Delusions are one of the most elusive concepts in psychiatry. There have been several theories on the nature and definition of delusions. Jaspers described them as entailing a total transformation of reality and considered primary delusions as un-understandable. When it comes to clinical practice, psychiatrists resort to criteria of falsity, incorrigibility, conviction and being out of keeping with the person's culture. All these criteria have been subject to various criticisms, some of which will be discussed in the paper. We will use the concept of epistemic injustice to explore the role of stereotypes and prejudice in the identification of delusions. We will discuss cases where patients are suffering from testimonial injustice by virtue of having a mental disorder that is so often associated with attributions of irrationality, bizarreness and incomprehensibility. Two vignettes will be presented to show that this is often the case in clinical practice. We will discuss relevant issues around the epistemology of the delusions. We think that in order to challenge the testimonial injustice, there needs to be an awareness of its possibility and thus recognition of the role of certain stereotypes in assessing these mental states. Challenging the stigma against mentally ill and adopting a holistic view of delusions can help tackle the prejudice that pre-empt the testimonial injustice.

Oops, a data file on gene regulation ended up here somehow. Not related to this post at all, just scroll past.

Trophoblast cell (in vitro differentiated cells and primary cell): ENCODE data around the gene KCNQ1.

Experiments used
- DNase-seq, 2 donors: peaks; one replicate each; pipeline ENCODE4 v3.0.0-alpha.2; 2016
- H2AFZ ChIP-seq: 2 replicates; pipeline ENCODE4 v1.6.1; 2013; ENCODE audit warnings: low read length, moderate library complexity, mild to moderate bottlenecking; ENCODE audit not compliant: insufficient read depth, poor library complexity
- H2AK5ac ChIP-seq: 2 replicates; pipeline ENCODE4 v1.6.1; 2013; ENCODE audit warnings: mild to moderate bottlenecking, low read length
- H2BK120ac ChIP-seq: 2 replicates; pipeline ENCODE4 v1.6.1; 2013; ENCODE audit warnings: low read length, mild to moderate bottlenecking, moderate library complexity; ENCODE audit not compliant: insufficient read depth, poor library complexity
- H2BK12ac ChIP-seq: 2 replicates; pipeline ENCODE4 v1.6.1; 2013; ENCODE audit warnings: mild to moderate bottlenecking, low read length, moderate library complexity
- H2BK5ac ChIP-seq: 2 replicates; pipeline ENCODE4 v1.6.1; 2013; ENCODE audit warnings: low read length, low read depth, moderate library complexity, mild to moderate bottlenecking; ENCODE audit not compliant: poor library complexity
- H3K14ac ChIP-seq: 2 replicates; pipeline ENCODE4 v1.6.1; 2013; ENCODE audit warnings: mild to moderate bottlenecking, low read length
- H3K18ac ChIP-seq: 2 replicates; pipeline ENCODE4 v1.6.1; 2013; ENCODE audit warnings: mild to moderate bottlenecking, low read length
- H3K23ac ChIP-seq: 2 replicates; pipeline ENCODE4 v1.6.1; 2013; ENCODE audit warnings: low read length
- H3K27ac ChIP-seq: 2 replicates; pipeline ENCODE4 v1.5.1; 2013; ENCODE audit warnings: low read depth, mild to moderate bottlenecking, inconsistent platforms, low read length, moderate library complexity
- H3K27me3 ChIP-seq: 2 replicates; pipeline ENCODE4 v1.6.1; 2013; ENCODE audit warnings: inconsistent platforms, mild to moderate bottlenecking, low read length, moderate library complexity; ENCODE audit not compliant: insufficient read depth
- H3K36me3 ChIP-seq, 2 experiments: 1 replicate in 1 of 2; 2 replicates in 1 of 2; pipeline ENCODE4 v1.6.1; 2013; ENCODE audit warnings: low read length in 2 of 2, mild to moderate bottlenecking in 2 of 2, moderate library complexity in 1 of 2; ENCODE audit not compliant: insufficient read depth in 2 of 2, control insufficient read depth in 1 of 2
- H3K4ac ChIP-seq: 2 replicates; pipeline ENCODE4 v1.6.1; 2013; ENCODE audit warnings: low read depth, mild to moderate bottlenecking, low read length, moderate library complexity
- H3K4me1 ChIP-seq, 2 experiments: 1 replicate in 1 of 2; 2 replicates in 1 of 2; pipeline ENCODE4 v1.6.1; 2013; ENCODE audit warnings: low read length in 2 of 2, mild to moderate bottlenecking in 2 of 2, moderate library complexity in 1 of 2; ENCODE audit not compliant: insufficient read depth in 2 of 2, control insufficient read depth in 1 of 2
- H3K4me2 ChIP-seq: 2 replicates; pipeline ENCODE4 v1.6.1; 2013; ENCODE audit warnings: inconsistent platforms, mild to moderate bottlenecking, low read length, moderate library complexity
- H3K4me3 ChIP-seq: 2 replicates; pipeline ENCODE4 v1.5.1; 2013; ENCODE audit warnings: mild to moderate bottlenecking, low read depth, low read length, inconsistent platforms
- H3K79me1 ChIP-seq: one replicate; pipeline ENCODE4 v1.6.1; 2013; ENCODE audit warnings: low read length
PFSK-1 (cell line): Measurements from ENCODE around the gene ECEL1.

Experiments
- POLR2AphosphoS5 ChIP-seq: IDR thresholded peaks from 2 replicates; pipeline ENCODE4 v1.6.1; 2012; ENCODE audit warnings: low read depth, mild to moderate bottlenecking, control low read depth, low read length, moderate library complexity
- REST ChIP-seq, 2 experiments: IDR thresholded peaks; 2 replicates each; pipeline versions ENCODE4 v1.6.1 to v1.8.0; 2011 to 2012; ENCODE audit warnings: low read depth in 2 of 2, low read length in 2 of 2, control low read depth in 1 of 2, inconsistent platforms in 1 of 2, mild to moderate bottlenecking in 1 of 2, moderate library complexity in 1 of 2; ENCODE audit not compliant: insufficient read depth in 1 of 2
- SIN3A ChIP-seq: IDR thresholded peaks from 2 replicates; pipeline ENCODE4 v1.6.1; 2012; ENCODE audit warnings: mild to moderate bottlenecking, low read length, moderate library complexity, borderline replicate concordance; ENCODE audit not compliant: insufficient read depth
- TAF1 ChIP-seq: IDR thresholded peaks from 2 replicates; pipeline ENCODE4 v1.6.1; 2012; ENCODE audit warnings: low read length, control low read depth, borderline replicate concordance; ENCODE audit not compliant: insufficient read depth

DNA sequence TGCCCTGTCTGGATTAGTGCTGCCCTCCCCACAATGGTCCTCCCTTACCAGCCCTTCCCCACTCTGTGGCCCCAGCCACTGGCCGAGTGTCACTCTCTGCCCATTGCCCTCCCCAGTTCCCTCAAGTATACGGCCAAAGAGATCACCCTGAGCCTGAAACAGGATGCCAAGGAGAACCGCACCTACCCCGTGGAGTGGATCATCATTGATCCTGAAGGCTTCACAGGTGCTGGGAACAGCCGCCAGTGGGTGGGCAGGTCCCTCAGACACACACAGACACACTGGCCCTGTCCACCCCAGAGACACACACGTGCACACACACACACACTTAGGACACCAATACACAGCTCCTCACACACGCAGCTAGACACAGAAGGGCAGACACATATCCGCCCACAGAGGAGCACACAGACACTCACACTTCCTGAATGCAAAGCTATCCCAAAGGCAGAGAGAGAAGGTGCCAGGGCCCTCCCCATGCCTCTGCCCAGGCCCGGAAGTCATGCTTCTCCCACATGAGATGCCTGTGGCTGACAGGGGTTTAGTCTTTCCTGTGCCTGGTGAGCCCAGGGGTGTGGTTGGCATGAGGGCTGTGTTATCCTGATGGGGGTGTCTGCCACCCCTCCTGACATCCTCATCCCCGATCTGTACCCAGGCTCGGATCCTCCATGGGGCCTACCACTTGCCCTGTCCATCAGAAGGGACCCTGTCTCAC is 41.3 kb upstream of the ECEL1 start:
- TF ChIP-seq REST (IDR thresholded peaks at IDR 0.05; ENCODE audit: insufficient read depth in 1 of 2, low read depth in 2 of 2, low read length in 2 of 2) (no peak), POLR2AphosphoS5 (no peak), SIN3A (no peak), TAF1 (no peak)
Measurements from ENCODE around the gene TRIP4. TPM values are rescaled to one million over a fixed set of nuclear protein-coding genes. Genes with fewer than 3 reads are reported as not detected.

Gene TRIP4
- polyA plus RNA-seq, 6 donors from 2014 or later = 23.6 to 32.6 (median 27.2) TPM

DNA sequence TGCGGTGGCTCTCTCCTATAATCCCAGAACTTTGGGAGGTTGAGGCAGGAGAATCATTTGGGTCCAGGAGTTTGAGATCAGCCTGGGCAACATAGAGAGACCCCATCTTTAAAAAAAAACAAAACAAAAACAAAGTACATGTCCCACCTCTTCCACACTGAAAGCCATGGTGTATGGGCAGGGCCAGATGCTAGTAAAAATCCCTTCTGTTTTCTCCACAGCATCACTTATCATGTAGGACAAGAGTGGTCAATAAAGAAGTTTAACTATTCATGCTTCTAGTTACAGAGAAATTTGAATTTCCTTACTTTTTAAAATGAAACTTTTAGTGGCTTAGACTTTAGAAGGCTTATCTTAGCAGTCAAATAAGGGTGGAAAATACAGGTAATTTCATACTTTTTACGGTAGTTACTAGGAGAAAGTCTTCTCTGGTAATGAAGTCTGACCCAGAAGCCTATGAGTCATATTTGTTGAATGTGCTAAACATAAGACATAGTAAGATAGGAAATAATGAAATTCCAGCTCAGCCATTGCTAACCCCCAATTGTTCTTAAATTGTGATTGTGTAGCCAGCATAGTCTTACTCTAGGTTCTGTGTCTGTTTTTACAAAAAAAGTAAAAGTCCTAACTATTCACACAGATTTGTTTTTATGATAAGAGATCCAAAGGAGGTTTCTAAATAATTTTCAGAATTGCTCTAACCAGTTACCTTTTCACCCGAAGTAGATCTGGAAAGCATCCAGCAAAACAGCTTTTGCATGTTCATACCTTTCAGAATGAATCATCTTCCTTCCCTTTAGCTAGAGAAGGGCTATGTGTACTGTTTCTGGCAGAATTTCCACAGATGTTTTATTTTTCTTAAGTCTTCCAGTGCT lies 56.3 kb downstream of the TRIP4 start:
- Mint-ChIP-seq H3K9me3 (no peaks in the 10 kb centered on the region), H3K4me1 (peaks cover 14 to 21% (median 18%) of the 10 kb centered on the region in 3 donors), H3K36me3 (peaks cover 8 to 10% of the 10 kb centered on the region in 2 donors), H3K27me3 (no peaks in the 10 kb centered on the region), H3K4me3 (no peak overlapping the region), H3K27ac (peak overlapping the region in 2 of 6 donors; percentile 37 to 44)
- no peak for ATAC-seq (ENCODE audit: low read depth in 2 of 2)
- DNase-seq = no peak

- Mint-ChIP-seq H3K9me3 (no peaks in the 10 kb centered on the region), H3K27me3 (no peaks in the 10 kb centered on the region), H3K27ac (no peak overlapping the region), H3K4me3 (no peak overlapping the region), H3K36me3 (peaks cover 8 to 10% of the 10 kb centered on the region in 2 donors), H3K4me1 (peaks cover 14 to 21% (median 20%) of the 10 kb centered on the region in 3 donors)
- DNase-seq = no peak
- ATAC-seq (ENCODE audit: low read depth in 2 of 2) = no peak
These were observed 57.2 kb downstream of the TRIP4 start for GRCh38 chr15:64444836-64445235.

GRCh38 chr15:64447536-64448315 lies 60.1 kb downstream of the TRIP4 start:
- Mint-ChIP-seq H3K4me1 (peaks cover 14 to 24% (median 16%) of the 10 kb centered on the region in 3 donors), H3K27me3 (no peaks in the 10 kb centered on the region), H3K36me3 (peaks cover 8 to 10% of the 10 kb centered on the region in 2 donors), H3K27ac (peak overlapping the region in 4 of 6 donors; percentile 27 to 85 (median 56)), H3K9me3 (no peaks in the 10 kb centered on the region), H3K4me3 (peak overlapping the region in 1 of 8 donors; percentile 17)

Keywords: delusions; epistemic injustice; epistemology; ethics; irrationality; stereotypes.
© 2015 John Wiley & Sons, Ltd.